to at least China, Japan and India is as widespread as its application
to parts of Western Europe.
And here is a graph from Google Ngram viewer showing the changing
popularity of four of these terms.
(Interestingly, this seems to show a decline in the application of 'medieval'
to France and Germany, starting around the publication of the 1998 Reuter
article quoted from above.)
Also, there are plenty of eminent Sinologists who happily use the term
"medieval". Can European historians really tell them that "the idea
of medieval China ... makes no sense"?
The reason European medievalists are prepared to do this is that they've
stripped their own use of the term of any generalisable foundation.
My impression is that in European history the most common approach now is
to define 'medieval' by extension — by pointing at a (or, in fact,
the) historical instance — rather than by intension. So the term
can be used quite freely, without explanation or analysis, for Europe in
the period from 500 AD to 1500 AD, for any period roughly corresponding
to that, or when appropriately qualified for any subdivision thereof.
But, whatever the exact period and whatever the topic, the application of
'medieval' does not allow the assumption either of continuity throughout
the period or of discontinuity at its ends. It is a convenient label,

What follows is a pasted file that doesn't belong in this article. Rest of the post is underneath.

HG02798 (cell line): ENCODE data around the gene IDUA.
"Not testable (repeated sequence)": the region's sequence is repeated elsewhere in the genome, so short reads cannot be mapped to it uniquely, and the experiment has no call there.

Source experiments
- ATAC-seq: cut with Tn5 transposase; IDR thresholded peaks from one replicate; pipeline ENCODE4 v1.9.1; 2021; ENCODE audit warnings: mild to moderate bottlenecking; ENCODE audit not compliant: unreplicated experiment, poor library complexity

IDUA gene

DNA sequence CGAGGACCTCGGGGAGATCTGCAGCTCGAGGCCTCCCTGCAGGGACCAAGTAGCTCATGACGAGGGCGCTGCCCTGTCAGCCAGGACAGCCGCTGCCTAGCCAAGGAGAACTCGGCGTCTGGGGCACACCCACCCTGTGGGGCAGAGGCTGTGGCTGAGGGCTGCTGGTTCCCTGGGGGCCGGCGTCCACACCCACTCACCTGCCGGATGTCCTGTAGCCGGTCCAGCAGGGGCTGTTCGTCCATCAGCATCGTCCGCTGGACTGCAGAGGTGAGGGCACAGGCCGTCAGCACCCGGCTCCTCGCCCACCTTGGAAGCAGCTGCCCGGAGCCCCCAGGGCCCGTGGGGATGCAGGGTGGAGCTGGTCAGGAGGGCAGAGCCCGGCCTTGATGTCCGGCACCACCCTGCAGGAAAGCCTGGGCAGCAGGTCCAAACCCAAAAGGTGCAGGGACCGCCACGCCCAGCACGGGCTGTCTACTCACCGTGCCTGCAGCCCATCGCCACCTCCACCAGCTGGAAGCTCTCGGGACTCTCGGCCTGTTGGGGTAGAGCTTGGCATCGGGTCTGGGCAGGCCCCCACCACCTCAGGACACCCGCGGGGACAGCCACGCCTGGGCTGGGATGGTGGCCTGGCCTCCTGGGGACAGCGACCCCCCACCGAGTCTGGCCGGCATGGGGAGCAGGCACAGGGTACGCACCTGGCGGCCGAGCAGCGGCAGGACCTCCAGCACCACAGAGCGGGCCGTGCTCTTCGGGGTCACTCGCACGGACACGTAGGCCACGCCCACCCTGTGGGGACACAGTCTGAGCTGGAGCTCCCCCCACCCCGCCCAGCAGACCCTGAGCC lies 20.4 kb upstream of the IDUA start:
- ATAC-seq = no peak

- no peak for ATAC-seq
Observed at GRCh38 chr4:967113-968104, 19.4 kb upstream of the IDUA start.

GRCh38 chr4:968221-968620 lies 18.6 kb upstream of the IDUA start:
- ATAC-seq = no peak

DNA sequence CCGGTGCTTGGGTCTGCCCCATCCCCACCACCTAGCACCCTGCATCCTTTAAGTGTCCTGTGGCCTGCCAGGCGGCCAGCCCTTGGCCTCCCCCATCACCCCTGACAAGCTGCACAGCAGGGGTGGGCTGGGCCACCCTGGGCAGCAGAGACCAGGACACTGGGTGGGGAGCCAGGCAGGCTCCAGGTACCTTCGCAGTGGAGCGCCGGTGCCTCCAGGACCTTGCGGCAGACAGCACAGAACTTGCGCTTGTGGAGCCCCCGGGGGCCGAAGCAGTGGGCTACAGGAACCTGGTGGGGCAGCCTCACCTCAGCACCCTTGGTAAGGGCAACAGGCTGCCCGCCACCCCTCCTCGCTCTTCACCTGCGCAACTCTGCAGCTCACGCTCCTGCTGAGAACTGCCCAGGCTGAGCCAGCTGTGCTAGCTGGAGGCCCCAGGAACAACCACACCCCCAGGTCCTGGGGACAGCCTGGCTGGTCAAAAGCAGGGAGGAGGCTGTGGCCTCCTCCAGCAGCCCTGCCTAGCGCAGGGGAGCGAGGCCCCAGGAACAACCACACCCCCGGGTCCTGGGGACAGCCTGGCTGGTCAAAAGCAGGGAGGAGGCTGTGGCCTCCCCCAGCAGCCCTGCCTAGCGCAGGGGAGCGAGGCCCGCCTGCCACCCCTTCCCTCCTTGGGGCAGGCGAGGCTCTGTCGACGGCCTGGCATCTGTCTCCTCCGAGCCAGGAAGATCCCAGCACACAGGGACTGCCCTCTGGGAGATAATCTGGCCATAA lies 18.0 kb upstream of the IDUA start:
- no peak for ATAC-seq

not an explanatory schema.
Perhaps the key event here was the debate over 'feudalism' that followed
Susan Reynold's Fiefs and Vassals (1994) and the acceptance that
this, the leading candidate for an definition of 'medieval' in terms of
social structure, simply couldn't carry that weight.
Such an approach raises obvious problems with generalisation to other
parts of the world.
If the whole of Eurasia had sufficiently strong internal links to give
it a common history, that would support a shared 'medieval' label across
the continent, while disallowing 'medieval Java' and suchlike. This is
the approach taken by e.g. Christopher Beckwith, who uses terms such
as "early medieval history" as part of a Eurasian-wide periodisation. I
think it's fair to say that Beckwith is in a small minority here, however.
One could simply apply the same 500 to 1500 period worldwide. But this
doesn't reflect local traditions — in the sense that 476 and
1517 are important symbolic dates in Europe — and even with
flexibility isn't necessarily compatible with any regional periodisation.
Also,this would allow terms such as 'medieval Australia' which seem
One possibility is that regional specialists could use 'medieval'
in the same way as European historians, but completely independently,
with no generalisation or comparison implied. It would become simply a
convenient way to avoid having to write "period of Buddhist ideological
hegemony" or "in the millennium from 200 to 1200 AD" repeatedly, not an
explanatory scheme required to carry any inferential weight. This seems
more than a little confusing, however: certainly for lay readers, but
probably for historians themselves.
The broad popular use of 'medieval' — based on some or all
of a 'feudal' social structure, particular technologies (especially
military), and a Catholic religious and intellectual hegemony —
is not going to go away. And the term carries such power, and has such
resonance, that its application to other parts of the world will continue.
I remain convinced, however, that historians are better off avoiding it:
the danger of unwanted and unpredictable associations with European
history seems to me to outweigh any convenience.